We want template, too
When it comes to getting physicians to properly document for Medicare, power mobility devices aren’t the only products that create headaches for providers.
Therapies like oxygen and CPAP also require detailed documentation, which, if not properly noted in the doctor’s notes, means that providers won’t get paid.
So when CMS in March said it would develop an electronic clinical template for power mobility devices, providers in other markets took notice.
“I think it would be useful in every market,” said Lelia Wilkerson, director of Heritage Medical in Burlington, Iowa. “We educate, educate and educate the doctors, but they are so busy taking care of the patients that whether they have it worded exactly correct for Medicare is not what they are worried about.”
The PMD template, currently under development, will use a series of prompts to guide physicians through the documentation process.
A similar template could work just as well with oxygen and CPAP, and could help address all the different variables that can crop up, said provider Becky Richens.
“If it’s a situation where the patient only qualifies during exertion, (the template could say) here are the other tests that you need,” said Richens, an oxygen case manager for Alpine Home Medical Equipment. “There’s all of those little things that they are unaware of and it affects the patient down the road because we are not able to bill for their oxygen.”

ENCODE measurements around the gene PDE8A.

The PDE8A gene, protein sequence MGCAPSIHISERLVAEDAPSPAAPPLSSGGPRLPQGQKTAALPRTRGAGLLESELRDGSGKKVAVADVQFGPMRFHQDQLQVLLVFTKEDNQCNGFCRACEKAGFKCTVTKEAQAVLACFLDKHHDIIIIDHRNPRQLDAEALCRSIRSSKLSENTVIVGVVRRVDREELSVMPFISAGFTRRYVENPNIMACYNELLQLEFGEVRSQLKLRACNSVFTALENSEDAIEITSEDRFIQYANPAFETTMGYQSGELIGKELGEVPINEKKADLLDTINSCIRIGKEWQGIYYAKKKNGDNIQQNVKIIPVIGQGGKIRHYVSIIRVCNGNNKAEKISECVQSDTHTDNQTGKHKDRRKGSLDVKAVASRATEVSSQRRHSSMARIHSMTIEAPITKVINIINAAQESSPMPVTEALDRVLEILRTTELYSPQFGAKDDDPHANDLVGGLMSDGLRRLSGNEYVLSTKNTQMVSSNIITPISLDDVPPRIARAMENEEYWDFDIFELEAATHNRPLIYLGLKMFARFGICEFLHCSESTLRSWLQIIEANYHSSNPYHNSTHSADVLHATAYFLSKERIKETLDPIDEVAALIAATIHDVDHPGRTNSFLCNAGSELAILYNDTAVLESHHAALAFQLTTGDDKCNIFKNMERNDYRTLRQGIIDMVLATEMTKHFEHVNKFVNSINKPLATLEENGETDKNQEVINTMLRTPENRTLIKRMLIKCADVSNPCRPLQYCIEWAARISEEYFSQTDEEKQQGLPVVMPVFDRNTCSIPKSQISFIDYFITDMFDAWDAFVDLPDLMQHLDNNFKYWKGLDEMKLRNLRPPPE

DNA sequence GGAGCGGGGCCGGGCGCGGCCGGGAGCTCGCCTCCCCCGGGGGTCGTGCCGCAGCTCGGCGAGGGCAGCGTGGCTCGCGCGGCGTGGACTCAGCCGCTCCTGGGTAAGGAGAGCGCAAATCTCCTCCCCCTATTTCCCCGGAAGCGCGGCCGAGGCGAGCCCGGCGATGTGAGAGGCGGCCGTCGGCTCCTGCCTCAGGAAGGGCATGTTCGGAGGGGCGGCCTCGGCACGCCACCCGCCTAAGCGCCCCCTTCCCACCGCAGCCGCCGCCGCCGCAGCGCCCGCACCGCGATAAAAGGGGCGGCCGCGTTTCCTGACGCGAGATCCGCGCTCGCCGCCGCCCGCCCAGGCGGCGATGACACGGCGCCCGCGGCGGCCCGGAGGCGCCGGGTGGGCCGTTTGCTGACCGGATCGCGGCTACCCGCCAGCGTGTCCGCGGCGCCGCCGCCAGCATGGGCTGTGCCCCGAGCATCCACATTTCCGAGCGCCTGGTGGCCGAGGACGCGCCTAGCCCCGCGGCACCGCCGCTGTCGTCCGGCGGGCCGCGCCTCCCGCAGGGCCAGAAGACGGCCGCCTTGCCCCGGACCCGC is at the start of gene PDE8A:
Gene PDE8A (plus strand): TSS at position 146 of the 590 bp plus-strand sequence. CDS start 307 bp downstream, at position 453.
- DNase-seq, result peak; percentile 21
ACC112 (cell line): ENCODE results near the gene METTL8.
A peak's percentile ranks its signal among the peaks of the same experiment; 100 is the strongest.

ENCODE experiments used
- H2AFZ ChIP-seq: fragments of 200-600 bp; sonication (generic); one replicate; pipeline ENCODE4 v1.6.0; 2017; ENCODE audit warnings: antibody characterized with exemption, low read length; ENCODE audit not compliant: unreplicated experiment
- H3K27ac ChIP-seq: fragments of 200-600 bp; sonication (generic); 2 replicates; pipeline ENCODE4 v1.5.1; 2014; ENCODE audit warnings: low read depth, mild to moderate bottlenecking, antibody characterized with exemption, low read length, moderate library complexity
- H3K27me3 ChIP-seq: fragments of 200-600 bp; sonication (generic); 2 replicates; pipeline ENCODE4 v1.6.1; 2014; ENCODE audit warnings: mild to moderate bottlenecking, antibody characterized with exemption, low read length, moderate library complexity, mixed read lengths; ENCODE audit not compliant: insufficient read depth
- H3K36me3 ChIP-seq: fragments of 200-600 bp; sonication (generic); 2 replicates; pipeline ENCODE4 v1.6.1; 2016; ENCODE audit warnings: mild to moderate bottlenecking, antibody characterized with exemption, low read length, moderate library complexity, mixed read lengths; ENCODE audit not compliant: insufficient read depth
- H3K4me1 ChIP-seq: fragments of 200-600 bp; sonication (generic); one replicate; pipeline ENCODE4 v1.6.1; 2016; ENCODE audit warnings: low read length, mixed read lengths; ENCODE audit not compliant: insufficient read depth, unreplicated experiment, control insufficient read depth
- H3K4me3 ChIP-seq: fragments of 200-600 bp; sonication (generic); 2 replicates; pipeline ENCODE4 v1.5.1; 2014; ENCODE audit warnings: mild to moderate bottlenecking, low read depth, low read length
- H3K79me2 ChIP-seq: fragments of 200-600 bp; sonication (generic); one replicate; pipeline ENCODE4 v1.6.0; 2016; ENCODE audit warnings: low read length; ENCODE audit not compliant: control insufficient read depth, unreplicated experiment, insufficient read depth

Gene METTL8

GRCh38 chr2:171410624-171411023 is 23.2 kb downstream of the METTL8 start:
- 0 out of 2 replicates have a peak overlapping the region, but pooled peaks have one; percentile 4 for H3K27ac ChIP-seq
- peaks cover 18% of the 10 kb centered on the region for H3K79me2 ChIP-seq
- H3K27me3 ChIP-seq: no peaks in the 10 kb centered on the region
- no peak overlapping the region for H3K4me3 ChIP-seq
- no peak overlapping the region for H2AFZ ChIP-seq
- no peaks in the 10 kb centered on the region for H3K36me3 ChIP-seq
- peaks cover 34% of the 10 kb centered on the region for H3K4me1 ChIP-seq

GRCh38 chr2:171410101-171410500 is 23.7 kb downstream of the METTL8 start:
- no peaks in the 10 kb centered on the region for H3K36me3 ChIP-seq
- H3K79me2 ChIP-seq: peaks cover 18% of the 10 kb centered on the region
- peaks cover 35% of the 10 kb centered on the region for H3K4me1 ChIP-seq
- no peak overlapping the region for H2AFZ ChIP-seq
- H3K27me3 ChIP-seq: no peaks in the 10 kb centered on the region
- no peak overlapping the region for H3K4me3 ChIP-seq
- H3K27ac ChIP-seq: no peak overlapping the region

With less room for subjectivity, a template could even get providers and auditors on the same page, say providers.
“Right now, it’s open ended; how do we interpret it as opposed to the guy down the road?” said Sam Jarczynski, president of RxStat in St. Petersburg, Fla. “A template would help to address denials.”
A template could “revolutionize the industry,” says Andrea Stark, but only if it’s recognized as part of the medical record.
“In the past, forms and templates have been disregarded and they have stated that, ‘If this isn’t independently supported in the physician notes, this is invalidated,’” said Stark, a reimbursement consultant with MiraVista in Columbia, S.C. “Otherwise, it’s one more hoop to jump through and it’s not worth the paper it’s written on.”